Teesta River Dispute Between India and Bangladesh
The Teesta basin is among the more underdeveloped areas of South Asia and deals with numerous issues spanning across economy, governance, politics, environment, security and its riverine ecosystems. All these issues varying greatly in intensity and nature are linked together by the Teesta, which acts as a common thread running through them.
The basin is known for the lack of an agreement between India and Bangladesh over its waters sharing. There are other internal disputes and significant issues tied to the bilateral relations between the two riparian nations.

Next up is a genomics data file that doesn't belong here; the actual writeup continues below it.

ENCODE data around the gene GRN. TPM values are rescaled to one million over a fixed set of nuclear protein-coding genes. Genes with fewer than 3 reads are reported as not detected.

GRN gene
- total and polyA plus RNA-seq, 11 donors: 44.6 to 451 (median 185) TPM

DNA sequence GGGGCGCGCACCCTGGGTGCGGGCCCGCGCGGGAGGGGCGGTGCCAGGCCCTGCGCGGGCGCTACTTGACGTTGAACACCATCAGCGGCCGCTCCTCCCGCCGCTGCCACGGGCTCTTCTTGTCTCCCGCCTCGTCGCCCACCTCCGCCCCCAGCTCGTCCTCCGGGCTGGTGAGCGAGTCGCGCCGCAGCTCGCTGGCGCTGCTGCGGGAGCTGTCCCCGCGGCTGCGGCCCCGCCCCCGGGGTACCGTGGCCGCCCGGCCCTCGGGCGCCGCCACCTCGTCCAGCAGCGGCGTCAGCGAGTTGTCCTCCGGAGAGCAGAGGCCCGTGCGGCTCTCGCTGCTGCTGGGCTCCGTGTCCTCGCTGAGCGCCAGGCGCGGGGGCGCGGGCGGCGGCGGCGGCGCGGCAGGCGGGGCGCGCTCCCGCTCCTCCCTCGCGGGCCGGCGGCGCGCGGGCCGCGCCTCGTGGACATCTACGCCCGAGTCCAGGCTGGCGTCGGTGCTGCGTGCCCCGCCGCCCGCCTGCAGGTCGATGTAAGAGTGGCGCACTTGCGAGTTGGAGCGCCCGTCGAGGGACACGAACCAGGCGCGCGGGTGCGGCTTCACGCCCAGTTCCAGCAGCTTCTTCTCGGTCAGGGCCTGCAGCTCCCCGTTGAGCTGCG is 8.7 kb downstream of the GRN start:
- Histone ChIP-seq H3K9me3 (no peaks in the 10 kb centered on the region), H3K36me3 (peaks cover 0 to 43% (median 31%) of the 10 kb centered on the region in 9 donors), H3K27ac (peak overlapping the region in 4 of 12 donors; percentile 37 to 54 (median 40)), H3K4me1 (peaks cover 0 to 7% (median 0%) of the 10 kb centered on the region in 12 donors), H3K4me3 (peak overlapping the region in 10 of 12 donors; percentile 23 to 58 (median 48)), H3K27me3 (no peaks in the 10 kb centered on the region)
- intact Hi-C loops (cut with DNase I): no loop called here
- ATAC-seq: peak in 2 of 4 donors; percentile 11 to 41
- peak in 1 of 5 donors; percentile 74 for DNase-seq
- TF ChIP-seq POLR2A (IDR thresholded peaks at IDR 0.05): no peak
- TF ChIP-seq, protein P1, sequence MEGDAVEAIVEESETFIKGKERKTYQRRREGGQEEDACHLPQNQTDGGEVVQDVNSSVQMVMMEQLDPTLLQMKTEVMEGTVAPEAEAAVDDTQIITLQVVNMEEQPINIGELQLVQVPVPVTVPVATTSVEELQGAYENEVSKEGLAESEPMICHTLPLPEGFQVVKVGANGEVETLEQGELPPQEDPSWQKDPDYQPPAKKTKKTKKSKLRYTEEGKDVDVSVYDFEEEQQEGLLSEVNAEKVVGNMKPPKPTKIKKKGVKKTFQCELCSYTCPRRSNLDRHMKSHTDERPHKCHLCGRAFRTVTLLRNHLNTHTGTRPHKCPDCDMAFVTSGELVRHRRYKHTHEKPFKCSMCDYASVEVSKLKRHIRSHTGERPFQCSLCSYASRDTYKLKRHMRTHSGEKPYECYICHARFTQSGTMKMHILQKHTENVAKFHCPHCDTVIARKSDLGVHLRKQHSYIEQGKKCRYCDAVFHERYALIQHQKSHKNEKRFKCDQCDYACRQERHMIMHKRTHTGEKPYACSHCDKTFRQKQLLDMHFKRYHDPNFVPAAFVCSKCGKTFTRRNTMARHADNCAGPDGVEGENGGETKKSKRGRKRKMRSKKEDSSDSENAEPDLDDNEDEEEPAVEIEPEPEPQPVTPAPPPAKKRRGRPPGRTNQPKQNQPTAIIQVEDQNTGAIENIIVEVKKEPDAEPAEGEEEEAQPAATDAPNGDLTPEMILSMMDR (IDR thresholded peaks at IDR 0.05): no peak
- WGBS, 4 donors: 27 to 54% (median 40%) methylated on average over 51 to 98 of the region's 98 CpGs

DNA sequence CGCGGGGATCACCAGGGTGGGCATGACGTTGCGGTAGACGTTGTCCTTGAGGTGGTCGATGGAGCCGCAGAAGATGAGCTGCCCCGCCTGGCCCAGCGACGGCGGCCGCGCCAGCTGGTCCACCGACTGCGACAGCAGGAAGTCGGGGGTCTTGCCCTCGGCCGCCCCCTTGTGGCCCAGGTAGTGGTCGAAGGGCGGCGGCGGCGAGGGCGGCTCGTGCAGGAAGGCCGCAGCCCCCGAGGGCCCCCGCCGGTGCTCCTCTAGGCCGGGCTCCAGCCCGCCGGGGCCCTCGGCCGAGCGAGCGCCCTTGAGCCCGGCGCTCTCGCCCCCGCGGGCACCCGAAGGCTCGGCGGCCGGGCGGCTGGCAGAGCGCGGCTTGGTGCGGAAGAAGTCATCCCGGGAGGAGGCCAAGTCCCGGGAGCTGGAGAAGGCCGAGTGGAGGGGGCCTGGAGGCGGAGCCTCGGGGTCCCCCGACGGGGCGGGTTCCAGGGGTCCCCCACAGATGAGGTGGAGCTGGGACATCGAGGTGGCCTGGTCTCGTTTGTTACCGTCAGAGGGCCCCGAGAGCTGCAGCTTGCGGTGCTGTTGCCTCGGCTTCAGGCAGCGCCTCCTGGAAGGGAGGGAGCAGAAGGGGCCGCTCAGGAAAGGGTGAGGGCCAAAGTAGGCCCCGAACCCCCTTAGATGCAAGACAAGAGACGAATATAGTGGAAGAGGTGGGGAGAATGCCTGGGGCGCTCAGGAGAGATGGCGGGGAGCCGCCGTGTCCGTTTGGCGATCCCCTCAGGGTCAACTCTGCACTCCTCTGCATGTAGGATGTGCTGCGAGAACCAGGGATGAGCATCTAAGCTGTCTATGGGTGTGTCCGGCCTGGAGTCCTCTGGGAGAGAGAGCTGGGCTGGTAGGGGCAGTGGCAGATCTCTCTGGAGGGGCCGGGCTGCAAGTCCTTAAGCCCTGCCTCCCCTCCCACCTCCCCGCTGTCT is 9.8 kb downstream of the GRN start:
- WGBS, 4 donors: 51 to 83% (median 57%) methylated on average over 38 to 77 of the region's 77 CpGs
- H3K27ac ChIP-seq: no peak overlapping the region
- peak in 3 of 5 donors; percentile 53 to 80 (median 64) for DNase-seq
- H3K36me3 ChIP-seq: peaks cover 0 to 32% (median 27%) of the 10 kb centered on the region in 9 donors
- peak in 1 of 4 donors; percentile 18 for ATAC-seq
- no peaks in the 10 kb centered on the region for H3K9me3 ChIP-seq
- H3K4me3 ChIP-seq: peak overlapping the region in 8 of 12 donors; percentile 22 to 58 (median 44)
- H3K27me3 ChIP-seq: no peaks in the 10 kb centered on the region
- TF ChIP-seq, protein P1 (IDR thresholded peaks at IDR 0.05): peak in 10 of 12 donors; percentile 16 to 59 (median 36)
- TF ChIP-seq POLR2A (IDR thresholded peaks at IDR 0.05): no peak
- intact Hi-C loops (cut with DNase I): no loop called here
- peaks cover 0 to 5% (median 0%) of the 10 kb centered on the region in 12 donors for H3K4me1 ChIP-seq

Water resources in South Asia have been directly connected to national sovereignty and security for many reasons. The growing demand of water due to overpopulation, rapid urbanization and scarcity of the resource has increased the intensity of conflict. The basin has a growing and urbanizing population dealing with poverty and a low living standard. The river, due to heavy damming, chemical contamination, deforestation and climate change is experiencing irregular flows with a sharp decrease of water. Besides, there is lack of trust and serious efforts to cooperate over the conservation of the river and the development of the basin.
The Origin of Teesta